App set to help pet lovers find their way


A Vredehoek resident has developed an app for pet lovers looking for information about pet-friendly establishments.

Shani Judes, who has a background in photography, said she first started toying with the idea during a road trip back from Durban, to Cape Town.

”It was really hard to find all the information that we needed such as dog-friendly accommodation and restaurants en route. I was chatting to a friend about it last year in Sea Point and the idea for an app for dog owners came up.”

And so began DoggyDo.

Ms Judes said she looked around to see if there were similar apps, but found none.

In March last year she got to work on the app, and notes:“I did all the design and my model was to get content on the app so that it was something dog owners would want to use and keep on their phones.”

Of her relationship with dogs, Ms Judes said when she turned 10, she got a dog for her birthday. It was named Rex.

Living in small flats for most of her older life, however, meant it was difficult to have a pet.

“I haven’t had the chance to have a dog ‘cause I’ve been living in small flats. In November last year, we got a dog called Bennett and this is my first dog in my adult-life.”

Ms Judes said she spent a lot of time researching all the dog-friendly establishments, including asking friends on Facebook and other community groupings about their favourite dog-friendly places.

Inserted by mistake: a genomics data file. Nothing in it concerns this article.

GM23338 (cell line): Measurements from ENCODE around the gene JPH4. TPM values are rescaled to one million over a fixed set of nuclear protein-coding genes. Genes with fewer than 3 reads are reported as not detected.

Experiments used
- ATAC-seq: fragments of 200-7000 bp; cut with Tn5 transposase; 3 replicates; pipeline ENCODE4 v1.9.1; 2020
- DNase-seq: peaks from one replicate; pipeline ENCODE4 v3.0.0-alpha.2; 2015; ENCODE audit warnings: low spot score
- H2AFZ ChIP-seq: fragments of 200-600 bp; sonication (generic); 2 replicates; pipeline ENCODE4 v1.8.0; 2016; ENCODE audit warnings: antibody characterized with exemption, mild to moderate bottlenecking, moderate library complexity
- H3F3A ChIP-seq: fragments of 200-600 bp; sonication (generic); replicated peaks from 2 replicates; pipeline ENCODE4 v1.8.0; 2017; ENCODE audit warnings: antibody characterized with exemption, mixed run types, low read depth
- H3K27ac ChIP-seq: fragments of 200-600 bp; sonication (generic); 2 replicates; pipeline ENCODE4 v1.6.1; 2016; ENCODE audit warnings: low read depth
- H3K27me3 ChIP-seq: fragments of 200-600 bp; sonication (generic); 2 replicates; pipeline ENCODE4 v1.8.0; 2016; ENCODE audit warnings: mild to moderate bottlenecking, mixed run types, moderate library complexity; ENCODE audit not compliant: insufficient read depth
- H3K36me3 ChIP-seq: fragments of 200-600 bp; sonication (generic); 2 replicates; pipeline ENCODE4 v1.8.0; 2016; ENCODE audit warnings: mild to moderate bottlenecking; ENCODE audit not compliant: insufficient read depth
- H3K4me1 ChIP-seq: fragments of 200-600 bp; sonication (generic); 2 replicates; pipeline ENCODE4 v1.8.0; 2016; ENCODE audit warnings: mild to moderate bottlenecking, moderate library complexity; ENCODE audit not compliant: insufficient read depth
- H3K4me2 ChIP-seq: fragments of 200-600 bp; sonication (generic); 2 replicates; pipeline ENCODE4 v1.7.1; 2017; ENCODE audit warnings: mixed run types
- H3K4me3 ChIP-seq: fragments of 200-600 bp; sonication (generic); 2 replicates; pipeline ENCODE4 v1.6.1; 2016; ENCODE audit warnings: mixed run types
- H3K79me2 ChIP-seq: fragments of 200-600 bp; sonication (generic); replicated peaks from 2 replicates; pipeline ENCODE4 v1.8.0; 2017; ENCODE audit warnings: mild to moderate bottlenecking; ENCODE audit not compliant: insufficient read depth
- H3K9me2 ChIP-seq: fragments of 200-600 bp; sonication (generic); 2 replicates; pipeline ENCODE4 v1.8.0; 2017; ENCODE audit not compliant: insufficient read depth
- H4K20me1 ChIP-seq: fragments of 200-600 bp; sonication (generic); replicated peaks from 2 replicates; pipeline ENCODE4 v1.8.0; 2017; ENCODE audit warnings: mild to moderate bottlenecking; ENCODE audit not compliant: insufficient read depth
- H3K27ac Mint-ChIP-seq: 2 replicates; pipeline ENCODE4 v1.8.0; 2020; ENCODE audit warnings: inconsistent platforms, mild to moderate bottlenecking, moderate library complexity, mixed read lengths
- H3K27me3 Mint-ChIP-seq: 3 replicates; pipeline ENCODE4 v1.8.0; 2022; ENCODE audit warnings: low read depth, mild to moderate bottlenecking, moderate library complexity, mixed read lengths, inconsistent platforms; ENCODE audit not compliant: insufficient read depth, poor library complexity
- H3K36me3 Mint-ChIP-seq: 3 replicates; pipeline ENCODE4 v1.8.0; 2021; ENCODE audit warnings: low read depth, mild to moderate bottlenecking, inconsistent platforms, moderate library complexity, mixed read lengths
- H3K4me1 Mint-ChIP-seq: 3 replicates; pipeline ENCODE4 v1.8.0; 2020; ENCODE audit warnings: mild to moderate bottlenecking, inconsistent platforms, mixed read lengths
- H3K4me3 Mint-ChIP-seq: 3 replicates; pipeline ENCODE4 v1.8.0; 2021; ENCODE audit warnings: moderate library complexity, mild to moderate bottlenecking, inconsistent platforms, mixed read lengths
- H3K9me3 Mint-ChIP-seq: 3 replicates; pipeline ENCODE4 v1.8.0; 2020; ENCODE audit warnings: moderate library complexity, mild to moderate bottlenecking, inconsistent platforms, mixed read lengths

She also received many recommendations from fellow dog owners via email. “They can see the benefit to have this information in the palm of your hand.”

The app was eventually launched in June last year.

“Initially I just pushed the app on Facebook because I didn’t have a marketing budget,” she said.

“That was also fascinating because I was like ‘great I’ve got this app and it’s going to go viral.’ (But), you need a marketing budget.”

She said she considers herself as a developer and not a coder and that there are app platforms online which you can use to create your own apps. “It’s great for the future of that space.”

She said the response to the app so far had been “amazing and inspiring”.

“Every day I’m getting a message or comment saying thank you and how much it is going to change the dog-caring space and how user-friendly it is.”

Ms Judes says the app has just been downloaded more than 3 000 times, which is good going for the South African App Store. “It’s a difficult space to work in cause we don’t really download a lot of apps.”

She said to have your apps listed in the App Store, you have to pay an annual fee, in dollars.

After paying a fee you get a licence to become a developer. However, despite all the challenges faced by local developers, among them the rand-dollar exchange rate, she sees the app space growing. “I’ve already had a lot of people contact me about helping them make apps. It’s about us customising our devices to have what we want at our finger tips.”

Her next step, she said, is to monetise the app, which she plans to do by getting the currently listed businesses on the app to pay to remain listed.

NGOs, parks, trails and beaches, said, Ms Judes, will all be listed for free.

The app is available for free on the iTunes and Google Play app store.